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-   -   What fish for tank with current? (http://www.tropicalfishkeeping.com/beginner-freshwater-aquarium/what-fish-tank-current-92282/)

soilmapper 02-02-2012 10:22 AM

What fish for tank with current?
 
Considering many options for setting my 55 gal back up. Among them, putting a Maxijet 400 PH at one end for an UGF, and pointing outflow down the length. This would create quite a current. What fish would be good for those conditions? Bottom dwellers, mid-swimmers, toppers? Should PH be at top?

Thanks in advance!

thekoimaiden 02-02-2012 01:05 PM

Hillstream loach is one fish that comes to mind. I don't think we have a profile on them so you can check out more about them here: Loaches Online

ETA: well it turns out we do have a profile for them. There are other hillstream loaches you can check out here: Sucker-bodied Hillstreams

Byron 02-02-2012 01:35 PM

Not that many of our aquarium fish actually require strong currents, so you do have to be careful with stocking. Fish that are forced into fighting a current will be stressed and wear out fast.

The Hillstream Loaches are strong-current fish. Some of the other loaches are too, and several (but certainly not all) pleco and catfish, such as those from the Rio Xingu. But these are few and far between.

Another issue is temp; Hillstream are cool water, some of these others are warm. Fast water fish are usually--but again not always--cooler water species.

This could be a nice aquascape though, if fish can be found for it.:-) A substrate of gravel, rounded river rock to simulate boulders, and a couple bits of bogwood.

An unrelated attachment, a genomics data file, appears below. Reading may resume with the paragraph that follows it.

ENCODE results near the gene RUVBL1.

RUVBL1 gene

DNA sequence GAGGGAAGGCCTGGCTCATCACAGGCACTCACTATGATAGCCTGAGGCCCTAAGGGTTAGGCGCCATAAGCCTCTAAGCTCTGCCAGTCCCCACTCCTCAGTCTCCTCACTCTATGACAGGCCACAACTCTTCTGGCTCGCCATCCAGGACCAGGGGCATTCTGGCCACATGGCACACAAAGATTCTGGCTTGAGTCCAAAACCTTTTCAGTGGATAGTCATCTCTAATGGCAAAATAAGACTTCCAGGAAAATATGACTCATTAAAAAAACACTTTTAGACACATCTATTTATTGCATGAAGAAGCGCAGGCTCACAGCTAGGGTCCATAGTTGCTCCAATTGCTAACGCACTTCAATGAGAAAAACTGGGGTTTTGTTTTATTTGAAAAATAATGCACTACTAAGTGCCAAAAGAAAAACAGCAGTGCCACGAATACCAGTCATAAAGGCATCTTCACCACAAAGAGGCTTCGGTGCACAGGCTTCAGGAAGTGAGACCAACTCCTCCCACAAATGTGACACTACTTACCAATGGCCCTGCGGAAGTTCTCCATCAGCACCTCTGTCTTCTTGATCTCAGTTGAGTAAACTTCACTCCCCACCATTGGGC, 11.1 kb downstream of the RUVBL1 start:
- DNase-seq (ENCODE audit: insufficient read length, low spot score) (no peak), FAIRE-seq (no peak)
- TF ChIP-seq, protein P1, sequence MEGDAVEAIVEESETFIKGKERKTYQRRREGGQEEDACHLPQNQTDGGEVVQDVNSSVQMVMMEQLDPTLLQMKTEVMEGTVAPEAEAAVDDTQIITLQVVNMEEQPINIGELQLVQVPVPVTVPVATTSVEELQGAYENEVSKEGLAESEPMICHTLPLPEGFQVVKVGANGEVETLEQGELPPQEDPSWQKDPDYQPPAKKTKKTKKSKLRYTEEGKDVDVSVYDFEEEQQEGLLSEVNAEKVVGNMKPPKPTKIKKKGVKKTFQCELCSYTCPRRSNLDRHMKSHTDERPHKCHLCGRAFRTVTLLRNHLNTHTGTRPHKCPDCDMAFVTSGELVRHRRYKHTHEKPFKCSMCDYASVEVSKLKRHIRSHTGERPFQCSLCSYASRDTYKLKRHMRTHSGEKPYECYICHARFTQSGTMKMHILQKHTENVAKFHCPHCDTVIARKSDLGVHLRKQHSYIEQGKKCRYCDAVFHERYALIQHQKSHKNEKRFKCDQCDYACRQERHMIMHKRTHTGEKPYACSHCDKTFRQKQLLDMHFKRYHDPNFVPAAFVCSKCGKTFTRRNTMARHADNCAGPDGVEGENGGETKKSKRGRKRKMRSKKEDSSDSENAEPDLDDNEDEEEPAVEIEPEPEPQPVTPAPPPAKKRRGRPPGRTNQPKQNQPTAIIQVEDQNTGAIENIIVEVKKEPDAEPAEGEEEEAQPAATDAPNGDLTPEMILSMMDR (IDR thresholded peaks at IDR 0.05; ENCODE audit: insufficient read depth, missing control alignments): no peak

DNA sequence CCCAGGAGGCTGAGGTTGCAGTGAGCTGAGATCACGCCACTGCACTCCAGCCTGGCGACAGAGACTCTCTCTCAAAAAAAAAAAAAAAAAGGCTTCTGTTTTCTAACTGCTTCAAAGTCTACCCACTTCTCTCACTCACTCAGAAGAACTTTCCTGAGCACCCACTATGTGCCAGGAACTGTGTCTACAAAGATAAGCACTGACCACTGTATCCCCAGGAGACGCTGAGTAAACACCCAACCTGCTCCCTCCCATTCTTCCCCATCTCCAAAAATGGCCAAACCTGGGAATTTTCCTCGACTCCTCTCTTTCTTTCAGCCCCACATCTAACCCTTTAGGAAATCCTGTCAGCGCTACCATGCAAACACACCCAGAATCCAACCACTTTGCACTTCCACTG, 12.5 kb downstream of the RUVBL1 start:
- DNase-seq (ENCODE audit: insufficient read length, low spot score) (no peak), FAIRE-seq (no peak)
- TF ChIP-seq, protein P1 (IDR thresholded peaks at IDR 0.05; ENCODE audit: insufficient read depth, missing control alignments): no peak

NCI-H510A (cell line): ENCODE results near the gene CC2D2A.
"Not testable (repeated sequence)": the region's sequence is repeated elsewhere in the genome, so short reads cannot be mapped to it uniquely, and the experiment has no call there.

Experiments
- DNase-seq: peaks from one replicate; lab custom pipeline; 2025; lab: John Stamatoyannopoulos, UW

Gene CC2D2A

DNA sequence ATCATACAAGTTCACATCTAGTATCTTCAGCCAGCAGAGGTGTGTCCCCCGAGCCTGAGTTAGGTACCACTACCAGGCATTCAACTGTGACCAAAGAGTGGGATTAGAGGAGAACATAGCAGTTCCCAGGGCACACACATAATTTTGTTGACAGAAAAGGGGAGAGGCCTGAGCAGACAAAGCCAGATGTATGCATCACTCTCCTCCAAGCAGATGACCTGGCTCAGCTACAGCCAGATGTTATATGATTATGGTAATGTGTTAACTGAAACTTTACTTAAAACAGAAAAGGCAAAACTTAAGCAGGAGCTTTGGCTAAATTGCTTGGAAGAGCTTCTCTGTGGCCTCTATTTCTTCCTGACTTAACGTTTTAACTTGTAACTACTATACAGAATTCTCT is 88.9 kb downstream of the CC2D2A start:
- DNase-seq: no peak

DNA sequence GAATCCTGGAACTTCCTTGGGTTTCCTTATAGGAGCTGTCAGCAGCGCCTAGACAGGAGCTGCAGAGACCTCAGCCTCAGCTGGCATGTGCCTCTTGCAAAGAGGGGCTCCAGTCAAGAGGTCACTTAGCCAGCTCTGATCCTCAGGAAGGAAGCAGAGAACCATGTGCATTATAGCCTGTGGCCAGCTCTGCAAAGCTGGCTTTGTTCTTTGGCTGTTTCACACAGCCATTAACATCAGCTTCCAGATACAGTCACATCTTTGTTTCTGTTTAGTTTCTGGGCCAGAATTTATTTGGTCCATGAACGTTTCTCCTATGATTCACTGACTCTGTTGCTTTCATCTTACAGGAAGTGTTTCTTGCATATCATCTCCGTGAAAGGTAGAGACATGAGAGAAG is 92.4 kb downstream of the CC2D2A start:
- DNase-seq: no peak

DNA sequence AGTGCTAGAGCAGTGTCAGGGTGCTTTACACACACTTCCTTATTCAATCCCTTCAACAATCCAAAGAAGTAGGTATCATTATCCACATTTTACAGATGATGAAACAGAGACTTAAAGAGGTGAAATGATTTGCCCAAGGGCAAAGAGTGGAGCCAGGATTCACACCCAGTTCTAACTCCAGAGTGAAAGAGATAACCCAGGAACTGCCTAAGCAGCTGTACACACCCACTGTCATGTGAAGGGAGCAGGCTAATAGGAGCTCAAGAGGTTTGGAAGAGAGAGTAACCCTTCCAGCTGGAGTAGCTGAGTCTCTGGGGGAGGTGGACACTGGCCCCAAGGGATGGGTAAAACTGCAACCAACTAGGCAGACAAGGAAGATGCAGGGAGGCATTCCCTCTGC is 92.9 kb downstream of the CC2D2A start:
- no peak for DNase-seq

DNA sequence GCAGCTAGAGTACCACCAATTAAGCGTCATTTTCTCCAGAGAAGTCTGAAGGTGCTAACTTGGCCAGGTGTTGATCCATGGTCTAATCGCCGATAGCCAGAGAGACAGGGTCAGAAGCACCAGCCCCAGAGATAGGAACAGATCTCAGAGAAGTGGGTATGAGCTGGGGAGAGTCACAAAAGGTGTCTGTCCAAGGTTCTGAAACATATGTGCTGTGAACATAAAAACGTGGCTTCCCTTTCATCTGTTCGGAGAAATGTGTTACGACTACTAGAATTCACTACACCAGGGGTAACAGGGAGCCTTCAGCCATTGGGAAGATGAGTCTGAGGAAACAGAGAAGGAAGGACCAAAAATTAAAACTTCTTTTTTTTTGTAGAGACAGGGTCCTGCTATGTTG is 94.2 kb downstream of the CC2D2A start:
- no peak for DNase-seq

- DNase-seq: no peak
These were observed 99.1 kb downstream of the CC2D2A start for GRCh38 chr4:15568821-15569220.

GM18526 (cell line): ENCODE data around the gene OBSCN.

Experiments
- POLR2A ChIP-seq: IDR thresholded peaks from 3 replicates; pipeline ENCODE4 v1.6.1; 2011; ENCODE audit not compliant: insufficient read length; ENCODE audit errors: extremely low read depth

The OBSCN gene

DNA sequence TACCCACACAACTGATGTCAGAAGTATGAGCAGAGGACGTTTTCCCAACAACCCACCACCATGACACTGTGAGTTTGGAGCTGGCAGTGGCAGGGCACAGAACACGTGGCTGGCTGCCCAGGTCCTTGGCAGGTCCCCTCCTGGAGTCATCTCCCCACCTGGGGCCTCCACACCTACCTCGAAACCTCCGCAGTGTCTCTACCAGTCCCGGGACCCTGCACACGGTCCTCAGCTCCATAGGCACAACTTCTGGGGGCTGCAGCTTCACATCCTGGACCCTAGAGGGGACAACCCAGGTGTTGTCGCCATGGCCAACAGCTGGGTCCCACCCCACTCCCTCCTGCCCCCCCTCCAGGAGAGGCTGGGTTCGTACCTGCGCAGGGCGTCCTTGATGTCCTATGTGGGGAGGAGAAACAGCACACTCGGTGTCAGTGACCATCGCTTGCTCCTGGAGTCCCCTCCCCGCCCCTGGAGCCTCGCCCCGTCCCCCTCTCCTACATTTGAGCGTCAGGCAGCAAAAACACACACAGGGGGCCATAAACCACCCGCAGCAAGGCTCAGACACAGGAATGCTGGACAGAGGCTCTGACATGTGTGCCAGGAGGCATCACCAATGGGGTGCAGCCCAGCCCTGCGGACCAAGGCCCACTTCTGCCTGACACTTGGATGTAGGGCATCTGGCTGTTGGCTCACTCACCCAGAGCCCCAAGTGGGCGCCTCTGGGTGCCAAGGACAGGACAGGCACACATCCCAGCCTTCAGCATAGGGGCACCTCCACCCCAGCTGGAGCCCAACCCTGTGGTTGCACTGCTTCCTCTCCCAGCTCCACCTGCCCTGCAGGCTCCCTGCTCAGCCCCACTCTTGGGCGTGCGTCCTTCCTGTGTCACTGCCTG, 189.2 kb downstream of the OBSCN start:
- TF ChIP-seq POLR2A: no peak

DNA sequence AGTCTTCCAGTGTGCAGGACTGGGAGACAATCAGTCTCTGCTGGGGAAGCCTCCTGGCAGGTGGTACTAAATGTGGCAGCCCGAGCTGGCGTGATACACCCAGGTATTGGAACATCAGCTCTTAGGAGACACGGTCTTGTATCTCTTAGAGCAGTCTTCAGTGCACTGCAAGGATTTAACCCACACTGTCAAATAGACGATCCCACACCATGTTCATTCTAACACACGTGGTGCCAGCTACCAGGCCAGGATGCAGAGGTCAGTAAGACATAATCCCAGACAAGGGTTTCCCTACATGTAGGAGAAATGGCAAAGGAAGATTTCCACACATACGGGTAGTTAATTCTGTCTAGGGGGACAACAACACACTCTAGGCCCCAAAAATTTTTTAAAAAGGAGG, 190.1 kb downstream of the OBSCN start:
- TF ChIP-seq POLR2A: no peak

Byron.

soilmapper 02-02-2012 01:45 PM

Hmmm, the cold/warm tolerance issue made me think that I could possibly try some native stream fish. Some of the sunfish native to Tennessee are current swimmers, and with properly placed rocks/decor for eddies...
I think, though, that it would lend itself better to a long low tank, rather than a standard 55.

So the thought process continues...

thekoimaiden 02-02-2012 02:47 PM

You're in TN? You have a great amount of fish you can get! Darters are what come to mine first. Most are current swimmers (some are found in the pools, too), and they're beautiful. You could also get a nice school of some of the shiners and dace. Mountain Redbelly Dace and Crescent Shiners being my favorites. Just be careful what you collect as some species are illegal to keep.

redchigh 02-02-2012 03:16 PM

I read somewhere that some rainbow fish like current... Might look into them.

Catfish (plecos, cories, glass catfish) like current... Byron, doesn't your whiptail park itself in the filter outflow?

soilmapper 02-02-2012 04:11 PM

I am in western tennessee, far from most of the prettier darters and daces, but I am familiar with them. We do have a few over this way. I was thinking more along the lines of Redeyes, or rock bass, etc.

Tazman 02-02-2012 04:21 PM

Just another thought. I have 2 maxijet 1200's in my 75G Lake Malawi cichlid tank and they love the current.

Flow helps keep the substrate (sand in my case) absolutely free of detritus.

Byron 02-02-2012 06:06 PM

Quote:

Originally Posted by redchigh (Post 970900)
I read somewhere that some rainbow fish like current... Might look into them.

Catfish (plecos, cories, glass catfish) like current... Byron, doesn't your whiptail park itself in the filter outflow?

No, he basically avoids it. My trio of the red lizard whiptails spend a lot of time at that end of the tank, but this may be related as much to feeding as current, since that is where the sinking foods are dropped.:-)

On the corys, most actually do not prefer significant flow. My 30+ remain well out of the flow from the filter, again except when feeding. Some species occur in moving streams, but these are not raging torrents. And they may remain in the side shallows more where the flow is less than in the main channel.

Interestingly, my Farlowella have spawned dozens of times over the past 2 years, and they always use the glass below the spray bar. This is rather interesting, since all three of them tend to avoid this area otherwise, remaining at the opposite end or the centre.


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